Send to

Choose Destination
See comment in PubMed Commons below
Arch Phys Med Rehabil. 2008 Apr;89(4):761-9. doi: 10.1016/j.apmr.2007.10.019.

Evidenced-based cognitive rehabilitation for persons with multiple sclerosis: a review of the literature.

Author information

  • 1Neuropsychology and Neuroscience Laboratory, Kessler Medical Rehabilitation Research and Education Center, West Orange, NJ 07052, USA.



To conduct evidence-based review of cognitive rehabilitation intervention research conducted in persons with multiple sclerosis (MS), to classify level of evidence, and to generate recommendations for interventions in this area.


An open (no year limits set) search of Medline, PsychInfo, and CINAHL (eliminating repetitions) using combinations of the following terms: attention, awareness, cognition, cognitive, communication, executive, executive function, language, learning, memory, perception, problem solving, reasoning, rehabilitation, remediation, training, and working memory. Reference sections of articles found through the sites were also searched.


Studies were chosen based on criteria from previous evidence-based reviews such that articles are excluded from the review if (1) the study was not an intervention, (2) it was a theoretic article, (3) it was a review article, (4) detail was lacking to fully evaluate the intervention, (5) it was not MS-specific, (6) it included a pediatric sample, (7) it was a case report without empirical data to evaluate outcomes, (8) it was not peer-reviewed (also excludes book chapters), (9) it was a pharmacologic intervention, or (10) it was not available for review in English.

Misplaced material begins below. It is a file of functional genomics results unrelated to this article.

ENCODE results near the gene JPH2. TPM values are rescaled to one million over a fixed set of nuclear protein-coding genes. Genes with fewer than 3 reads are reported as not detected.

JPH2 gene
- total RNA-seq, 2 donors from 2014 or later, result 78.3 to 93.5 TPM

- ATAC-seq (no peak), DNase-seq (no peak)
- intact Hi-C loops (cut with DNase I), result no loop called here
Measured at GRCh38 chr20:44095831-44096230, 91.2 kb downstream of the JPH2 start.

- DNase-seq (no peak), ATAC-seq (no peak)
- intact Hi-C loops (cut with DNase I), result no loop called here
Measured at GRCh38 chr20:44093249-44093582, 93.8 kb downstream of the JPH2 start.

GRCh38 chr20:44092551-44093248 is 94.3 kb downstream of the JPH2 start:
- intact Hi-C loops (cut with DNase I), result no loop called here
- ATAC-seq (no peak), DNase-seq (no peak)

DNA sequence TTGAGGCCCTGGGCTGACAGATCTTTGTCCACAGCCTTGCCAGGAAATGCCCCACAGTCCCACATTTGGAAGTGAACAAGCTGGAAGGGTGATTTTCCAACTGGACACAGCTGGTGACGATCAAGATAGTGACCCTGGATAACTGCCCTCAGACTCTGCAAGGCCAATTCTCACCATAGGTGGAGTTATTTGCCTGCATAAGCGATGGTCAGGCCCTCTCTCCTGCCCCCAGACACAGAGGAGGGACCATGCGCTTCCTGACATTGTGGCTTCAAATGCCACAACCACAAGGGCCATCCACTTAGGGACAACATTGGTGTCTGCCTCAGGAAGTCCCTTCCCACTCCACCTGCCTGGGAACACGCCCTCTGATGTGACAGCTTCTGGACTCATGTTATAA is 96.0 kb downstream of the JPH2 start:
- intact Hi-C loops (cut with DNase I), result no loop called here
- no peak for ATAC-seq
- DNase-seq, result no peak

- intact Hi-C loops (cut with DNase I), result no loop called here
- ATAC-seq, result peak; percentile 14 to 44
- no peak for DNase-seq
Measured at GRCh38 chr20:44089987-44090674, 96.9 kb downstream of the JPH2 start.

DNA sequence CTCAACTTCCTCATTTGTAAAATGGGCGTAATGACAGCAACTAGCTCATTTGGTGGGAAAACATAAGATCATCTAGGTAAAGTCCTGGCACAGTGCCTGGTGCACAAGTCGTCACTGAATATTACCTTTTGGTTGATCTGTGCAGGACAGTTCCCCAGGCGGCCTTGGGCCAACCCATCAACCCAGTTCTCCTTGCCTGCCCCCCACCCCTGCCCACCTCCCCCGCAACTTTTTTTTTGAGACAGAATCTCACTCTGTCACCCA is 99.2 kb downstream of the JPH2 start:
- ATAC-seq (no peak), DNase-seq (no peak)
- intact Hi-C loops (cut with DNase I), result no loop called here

Articles were categorized into interventions for attention, learning and memory, executive functioning, or nonspecified/combined cognitive domains. There were 4 reviewers in the current study. All articles were reviewed independently by at least 2 persons and abstracted according to predetermined criteria. There was a final total of 16 articles, which underwent a full review and classification of a level of evidence based on previously published peer-reviewed methodology used for evidence-based reviews.


The current review yielded 16 studies of cognitive rehabilitation for persons with MS, including 4 class I studies, 5 class II studies, 2 class III studies, and 5 class IV studies. Two intervention methodologies in the area of verbal learning and memory received support for a practice guideline and practice option, respectively.


Cognitive rehabilitation in MS is in its relative infancy. More methodologically rigorous research is needed to determine the effectiveness and efficacy of various cognitive rehabilitation interventions. Specific recommendations for future research are given.

[PubMed - indexed for MEDLINE]
PubMed Commons home

PubMed Commons

How to join PubMed Commons

    Supplemental Content

    Full text links

    Icon for Elsevier Science Icon for PubMed Health
    Loading ...
    Support Center